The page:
I Think, Therefore I Judge
Thinking styles shown to affect spatial judgment, says Ross professor.
Every day we're faced with decisions that involve spatial judgments. Which line should we choose at the supermarket? Which route should we take to work? A new study by Ross professor Aradhna Krishna shows that one's decisions regarding these spatial dilemmas are affected by one's thinking style.
Krishna and colleagues Rongrong Zhou, of Hong Kong University of Science and Technology, and Shi Zhang, of UCLA Anderson School of Management, designed a series of experiments to test participants' thinking styles. The participants came from both Eastern (China, Hong Kong) and Western (United States) regions. The researchers found participants could be divided into two distinct categories: independent thinkers (self-focused) and interdependent thinkers (relationship-focused). Krishna and her team discovered significant differences between Eastern and Western participants.
"The independent self-construal is more dominant in Western cultures, where people believe in the inherent separateness of distinct persons and view the self as an autonomous, independent person," Krishna says. "The interdependent self-construal is more dominant in Eastern cultures, where people believe in the connectedness of human beings to each other and view the self as part of a larger social group."
Krishna and her colleagues tested participants' abilities to judge spatial distances. One experiment asked participants to imagine they were going to a football stadium to buy tickets. The subjects were given a map showing two lines, one straight and one looped, and asked to estimate the number of dots in each line. The results revealed independent thinkers are more likely to misjudge distance when they need to take multiple features into account (such as a winding road). Interdependent thinkers are less likely to make distance errors, but are more prone to other kinds of spatial errors (i.e., if intersecting lines on a map make one side of the line appear longer than the other).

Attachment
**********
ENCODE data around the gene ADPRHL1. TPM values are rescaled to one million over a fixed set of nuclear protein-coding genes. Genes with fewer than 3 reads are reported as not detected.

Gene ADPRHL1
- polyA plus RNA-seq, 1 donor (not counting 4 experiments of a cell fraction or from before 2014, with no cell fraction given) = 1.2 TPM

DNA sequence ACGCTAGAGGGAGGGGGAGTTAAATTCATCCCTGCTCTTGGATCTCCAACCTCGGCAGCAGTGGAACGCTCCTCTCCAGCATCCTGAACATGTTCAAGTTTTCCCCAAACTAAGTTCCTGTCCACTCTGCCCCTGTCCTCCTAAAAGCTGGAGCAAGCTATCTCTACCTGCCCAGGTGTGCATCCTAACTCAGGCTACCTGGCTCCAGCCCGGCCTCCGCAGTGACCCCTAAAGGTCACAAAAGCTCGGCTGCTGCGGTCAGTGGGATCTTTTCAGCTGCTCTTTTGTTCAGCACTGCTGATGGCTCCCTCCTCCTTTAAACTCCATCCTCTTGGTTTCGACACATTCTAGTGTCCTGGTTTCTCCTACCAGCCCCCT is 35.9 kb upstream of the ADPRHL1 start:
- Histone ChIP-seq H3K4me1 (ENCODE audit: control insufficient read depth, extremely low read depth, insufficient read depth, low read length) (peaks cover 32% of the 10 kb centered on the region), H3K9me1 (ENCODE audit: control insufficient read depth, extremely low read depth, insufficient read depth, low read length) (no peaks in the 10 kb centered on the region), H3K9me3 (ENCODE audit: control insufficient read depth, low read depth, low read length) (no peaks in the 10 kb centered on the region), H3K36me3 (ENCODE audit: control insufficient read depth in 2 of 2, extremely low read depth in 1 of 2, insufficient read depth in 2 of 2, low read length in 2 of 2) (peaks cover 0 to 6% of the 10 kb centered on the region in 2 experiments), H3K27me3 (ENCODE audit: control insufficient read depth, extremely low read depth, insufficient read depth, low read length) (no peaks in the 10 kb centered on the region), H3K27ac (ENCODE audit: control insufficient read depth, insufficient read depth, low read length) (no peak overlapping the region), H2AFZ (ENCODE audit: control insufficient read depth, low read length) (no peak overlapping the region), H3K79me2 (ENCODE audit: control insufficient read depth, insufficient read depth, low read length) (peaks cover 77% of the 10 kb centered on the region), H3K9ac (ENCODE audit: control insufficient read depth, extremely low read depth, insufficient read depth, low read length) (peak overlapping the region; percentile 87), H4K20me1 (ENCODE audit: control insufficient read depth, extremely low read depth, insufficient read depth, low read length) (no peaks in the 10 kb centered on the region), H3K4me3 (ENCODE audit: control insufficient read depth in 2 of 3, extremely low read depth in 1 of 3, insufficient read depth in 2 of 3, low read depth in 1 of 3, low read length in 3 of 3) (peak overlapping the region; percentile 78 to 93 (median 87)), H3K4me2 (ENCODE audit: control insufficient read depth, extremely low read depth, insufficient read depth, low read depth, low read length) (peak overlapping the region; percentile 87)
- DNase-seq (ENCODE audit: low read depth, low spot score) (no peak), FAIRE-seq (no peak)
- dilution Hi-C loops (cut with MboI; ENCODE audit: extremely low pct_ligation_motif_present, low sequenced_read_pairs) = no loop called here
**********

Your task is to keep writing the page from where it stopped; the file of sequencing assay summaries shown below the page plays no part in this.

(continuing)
"Our data indicate that individuals with an independent (versus interdependent) self-construal are more likely to pay attention to only the focal aspects of stimuli and to ignore the context and background information in forming spatial judgments, resulting in biases," says Krishna. "In contrast, interdependents are capable of going beyond the most salient dimension (for example, direct distance) and incorporating other information (like line configuration) in their judgments, leading to greater accuracy in these tasks."
Implications of the study could be useful from a managerial and social welfare standpoint. For example, when people are waiting for products and services in crowded locations, lines often retrace to the original direction (like a snake) rather than continuing in the same direction. People from independent (mostly Western) cultures are more likely to judge the direct distance between the spot they are positioned and the service counter when estimating the length of a line, rather than approximating the number of people in the line. In such cultures, Krishna and her colleagues argue that it might be helpful to provide information about the number of people in line to assist people in deciding whether or not to join it.
Marketers, meanwhile, could also use this research to trigger the two types of self-construal in advertising. Advertisements that feature protagonists in a group setting (rather than alone) could attract individuals from interdependent (mostly Eastern) cultures, whereas a protagonist featured alone might attract individuals from independent cultures.
"This could lead to differences in spatial perceptions such as judgments of sizes of area rugs or distance between two shops in an outlet mall," says Krishna.
A paper detailing the study’s results appears in the August 2008 issue of Journal of Consumer Research.
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Bernie DeGroat, (734) 936-1015 or 647-1847, email@example.com